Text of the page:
The Sun next to Neptune in Pisces in the Doha chart perhaps shows an idealistic leadership. This pattern of chaos was also being highlighted over the few days after the withdrawal, by the Sun in Virgo lighting it up by opposition. Indeed it was a chaotic venture on a global level.
Interim government and withdrawal
After the Taliban were defeated with the help of overseas troops, an interim government was formed in December 2001. Although elections were held after this, I have taken this to represent the start of democracy in Afghanistan. This combination with the withdrawal chart, shows what it will likely mean for governance in Afghanistan.
This part of the chart shows Ceres next to Neptune in Aquarius. The dream of a governing system with equality and freedom for all. The trine to Saturn shows the determination to achieve this and to make fair laws.
When we put the Taliban takeover outside the whole chart:
Our sky pattern of Sun, Ceres, and Saturn together with the nodes is exactly triggering this pattern. Again male authority has dashed any hopes for democracy. – Blue highlights.
In red we also see that Pluto and Neptune will attack the Moon of the democracy chart in the coming months. Sadly this may mean that there are no limits to the power and control that will be exerted over young women. It is truly heart-breaking. Again Ceres in Gemini advises women to speak out, and bravely they are. The world needs to support them.
Of course a lot more could be said on all these charts but I have tried to highlight Ceres and her involvement. I see her as an antidote to misuse of power. Of course I am biased towards my favourite goddess, but my task seems to be to write about her. She stood up to male domination in the myth. I know that’s not an easy ask but I hope it has given food for thought.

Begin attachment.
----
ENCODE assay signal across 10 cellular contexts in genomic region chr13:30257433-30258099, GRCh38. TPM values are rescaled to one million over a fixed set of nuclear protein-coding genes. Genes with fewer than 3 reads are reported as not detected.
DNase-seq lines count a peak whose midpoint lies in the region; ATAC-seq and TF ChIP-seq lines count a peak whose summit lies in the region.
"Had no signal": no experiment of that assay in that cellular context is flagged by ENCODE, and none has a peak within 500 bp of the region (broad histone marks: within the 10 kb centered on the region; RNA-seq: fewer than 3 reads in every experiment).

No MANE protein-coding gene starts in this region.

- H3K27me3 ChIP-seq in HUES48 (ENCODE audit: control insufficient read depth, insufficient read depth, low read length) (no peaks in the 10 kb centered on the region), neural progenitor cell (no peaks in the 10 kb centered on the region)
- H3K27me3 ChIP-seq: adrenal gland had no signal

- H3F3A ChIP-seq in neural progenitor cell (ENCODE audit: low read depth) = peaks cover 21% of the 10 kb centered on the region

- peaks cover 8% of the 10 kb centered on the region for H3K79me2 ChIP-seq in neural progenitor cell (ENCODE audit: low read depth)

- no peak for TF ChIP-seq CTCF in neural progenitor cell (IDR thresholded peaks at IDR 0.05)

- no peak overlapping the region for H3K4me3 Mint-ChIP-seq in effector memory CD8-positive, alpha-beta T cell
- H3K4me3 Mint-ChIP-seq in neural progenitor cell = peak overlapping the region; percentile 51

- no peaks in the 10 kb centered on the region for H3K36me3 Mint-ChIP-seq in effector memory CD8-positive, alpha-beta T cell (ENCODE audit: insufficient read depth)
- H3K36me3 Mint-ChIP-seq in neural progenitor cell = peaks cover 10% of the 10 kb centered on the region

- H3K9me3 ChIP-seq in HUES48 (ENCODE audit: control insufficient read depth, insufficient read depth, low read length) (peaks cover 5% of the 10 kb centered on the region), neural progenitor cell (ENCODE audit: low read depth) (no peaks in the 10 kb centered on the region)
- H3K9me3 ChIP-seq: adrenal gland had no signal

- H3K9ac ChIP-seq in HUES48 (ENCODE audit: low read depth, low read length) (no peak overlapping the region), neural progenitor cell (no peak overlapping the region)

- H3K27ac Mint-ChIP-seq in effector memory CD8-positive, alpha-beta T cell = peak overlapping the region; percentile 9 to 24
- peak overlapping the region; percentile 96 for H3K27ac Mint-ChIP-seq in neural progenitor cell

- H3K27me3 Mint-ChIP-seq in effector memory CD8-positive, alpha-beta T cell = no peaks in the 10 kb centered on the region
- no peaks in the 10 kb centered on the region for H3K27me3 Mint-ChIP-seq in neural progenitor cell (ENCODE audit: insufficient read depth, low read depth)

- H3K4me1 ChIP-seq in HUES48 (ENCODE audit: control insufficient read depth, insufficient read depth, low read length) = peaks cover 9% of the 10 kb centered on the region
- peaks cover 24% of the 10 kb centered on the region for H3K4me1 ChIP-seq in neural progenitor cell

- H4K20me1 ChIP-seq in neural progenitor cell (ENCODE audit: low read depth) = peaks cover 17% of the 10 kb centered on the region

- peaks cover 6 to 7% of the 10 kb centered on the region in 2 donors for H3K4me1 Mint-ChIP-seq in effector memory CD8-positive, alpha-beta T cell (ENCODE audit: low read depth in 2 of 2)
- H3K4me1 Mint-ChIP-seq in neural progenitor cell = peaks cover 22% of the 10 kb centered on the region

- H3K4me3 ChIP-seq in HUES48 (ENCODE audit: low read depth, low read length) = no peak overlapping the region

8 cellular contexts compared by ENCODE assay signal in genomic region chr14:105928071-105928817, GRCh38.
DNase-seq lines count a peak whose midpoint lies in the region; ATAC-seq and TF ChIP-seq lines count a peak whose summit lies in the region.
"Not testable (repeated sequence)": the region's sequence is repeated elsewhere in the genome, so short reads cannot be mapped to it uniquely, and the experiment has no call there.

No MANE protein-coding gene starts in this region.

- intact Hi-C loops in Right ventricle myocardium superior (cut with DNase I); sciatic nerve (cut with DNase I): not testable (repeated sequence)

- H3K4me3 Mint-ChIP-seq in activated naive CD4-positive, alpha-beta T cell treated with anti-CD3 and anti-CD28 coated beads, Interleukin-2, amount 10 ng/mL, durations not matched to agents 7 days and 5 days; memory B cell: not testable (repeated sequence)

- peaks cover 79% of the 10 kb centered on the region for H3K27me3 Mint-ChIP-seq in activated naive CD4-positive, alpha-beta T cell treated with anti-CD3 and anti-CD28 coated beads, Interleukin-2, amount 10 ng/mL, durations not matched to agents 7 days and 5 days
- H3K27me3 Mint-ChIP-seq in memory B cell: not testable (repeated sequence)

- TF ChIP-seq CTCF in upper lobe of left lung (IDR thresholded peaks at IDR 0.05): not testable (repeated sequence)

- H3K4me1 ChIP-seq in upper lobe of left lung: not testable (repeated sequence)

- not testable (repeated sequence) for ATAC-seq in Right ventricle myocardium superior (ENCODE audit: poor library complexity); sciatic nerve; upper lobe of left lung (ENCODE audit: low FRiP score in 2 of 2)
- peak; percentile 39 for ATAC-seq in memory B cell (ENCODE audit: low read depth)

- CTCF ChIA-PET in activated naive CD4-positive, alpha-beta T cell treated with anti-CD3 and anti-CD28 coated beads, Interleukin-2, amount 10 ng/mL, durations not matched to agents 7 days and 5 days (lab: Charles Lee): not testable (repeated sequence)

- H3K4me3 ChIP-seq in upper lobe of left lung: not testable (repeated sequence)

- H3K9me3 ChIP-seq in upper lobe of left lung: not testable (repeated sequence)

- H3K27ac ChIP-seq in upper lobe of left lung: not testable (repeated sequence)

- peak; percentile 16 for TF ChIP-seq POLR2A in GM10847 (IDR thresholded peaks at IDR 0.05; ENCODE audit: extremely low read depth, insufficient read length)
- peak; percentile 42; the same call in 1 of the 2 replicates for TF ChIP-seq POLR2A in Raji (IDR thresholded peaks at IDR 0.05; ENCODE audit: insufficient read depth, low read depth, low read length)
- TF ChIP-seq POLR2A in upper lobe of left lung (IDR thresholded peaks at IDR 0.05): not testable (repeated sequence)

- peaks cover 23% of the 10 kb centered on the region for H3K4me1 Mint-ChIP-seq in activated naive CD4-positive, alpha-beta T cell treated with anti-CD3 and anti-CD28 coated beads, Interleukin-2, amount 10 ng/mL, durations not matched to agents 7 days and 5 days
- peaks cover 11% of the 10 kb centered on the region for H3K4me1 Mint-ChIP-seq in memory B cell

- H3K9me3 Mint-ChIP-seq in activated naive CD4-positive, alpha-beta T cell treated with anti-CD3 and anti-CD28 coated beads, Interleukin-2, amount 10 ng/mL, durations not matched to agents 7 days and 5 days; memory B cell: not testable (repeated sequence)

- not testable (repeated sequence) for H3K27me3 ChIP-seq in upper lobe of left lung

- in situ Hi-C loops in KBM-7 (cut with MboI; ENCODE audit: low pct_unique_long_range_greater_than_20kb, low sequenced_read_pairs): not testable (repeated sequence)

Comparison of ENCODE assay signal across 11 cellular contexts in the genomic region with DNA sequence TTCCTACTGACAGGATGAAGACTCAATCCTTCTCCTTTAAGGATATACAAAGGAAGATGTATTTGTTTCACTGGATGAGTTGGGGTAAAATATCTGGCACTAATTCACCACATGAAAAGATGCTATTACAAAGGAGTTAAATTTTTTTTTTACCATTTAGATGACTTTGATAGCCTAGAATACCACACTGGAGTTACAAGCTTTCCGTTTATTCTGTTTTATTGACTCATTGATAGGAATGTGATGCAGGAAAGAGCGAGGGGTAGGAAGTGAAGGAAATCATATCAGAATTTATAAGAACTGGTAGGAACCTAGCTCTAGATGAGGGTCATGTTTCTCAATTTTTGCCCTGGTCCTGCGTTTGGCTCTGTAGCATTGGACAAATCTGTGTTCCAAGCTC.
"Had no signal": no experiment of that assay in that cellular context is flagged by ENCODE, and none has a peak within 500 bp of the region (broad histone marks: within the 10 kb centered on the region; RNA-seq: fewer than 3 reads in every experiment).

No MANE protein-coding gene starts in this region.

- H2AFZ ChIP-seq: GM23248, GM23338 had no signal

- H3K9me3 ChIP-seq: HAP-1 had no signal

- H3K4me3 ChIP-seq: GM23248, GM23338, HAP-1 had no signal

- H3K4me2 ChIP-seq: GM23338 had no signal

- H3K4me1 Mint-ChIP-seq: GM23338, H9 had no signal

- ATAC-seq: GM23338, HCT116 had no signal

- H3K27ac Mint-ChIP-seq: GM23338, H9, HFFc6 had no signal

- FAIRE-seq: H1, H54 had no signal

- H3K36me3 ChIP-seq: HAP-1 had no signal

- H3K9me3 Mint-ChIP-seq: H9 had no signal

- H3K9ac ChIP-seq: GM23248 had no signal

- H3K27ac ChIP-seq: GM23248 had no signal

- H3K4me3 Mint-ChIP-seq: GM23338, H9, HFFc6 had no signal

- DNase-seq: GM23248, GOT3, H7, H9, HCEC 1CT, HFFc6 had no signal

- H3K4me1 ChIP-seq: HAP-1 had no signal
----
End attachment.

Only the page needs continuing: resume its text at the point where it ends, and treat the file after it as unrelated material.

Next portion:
Women and men together
Women should be a valued part of our world. Research shows that countries do better in every way if women take part at all levels of society. We need to negotiate a truce and find a balance between male and female energy so that we can support each other and fulfil our calling, adding to the amazing things we can achieve together. Ceres is a wise older woman. It’s that feminine counsel we all need to heed.
So I say no to T ‘n T, give me a G ‘n T anytime!
The World Economic Forum report mentioned above.
An interesting article entitled ‘Why does the Taliban fear women?‘
A doctor who wants to test the new abortion law in Texas.
An an interesting article in Dutch about the history of witches. ‘Heks, dat ik hoe bange mannen vrouwen met macht noemen.’
Texas becomes the 28th state: 29 December 1845, 0:00, Austin, Texas.
Abortion law Texas: 1 September 2021, 0:00, Austin, Texas.
Roe v. Wade: 22 January 1973, 10:00, Washington, DC.
Trump signs Doha agreement for troops withdrawal from Afghanistan: 29 February 2020, 16:12, Doha, Qatar.
Afghanistan interim government after defeat of Taliban: 22 December 2001, 13:12, Kabul, Afghanistan. (Time from astrodatabank)
Afghanistan under full control of Taliban: 31 August 2021, before dawn, Kabul, Afghanistan.